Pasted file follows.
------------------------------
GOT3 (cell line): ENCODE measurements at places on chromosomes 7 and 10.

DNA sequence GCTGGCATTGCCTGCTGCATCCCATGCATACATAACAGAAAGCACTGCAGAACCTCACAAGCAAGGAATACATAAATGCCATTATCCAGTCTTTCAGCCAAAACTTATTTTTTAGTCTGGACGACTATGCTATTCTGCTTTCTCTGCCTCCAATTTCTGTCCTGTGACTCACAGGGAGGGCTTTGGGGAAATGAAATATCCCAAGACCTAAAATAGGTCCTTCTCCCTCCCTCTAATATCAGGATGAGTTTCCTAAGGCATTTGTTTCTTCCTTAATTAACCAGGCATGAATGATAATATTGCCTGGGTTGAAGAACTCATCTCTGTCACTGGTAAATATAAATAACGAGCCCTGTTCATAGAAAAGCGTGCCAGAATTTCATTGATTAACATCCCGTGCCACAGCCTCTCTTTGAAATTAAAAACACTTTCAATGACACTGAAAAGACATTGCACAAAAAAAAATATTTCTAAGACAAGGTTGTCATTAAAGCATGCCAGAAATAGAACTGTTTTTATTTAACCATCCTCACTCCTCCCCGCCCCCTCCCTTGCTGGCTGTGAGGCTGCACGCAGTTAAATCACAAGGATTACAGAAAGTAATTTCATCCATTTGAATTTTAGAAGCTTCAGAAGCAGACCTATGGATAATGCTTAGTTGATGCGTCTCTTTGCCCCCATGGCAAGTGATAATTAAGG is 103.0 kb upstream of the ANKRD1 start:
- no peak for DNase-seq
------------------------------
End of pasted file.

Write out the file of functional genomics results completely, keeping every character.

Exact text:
GOT3 (cell line): ENCODE measurements at places on chromosomes 7 and 10.

DNA sequence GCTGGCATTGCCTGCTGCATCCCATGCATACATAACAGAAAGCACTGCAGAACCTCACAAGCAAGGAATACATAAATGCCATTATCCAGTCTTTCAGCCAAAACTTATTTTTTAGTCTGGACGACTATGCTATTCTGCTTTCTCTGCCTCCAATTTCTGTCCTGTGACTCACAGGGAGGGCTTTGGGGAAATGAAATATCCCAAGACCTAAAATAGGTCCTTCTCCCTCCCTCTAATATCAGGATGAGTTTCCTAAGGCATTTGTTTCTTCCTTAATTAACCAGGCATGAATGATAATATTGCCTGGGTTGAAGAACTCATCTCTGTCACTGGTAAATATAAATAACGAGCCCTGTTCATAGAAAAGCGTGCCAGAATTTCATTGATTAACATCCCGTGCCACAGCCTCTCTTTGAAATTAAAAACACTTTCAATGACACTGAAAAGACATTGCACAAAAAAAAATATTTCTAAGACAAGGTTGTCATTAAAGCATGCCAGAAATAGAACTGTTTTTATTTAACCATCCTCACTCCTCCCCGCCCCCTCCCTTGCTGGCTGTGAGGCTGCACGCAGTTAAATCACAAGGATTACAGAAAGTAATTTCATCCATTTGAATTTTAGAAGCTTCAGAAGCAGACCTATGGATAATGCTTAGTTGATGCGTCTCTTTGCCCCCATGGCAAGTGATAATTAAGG is 103.0 kb upstream of the ANKRD1 start:
- no peak for DNase-seq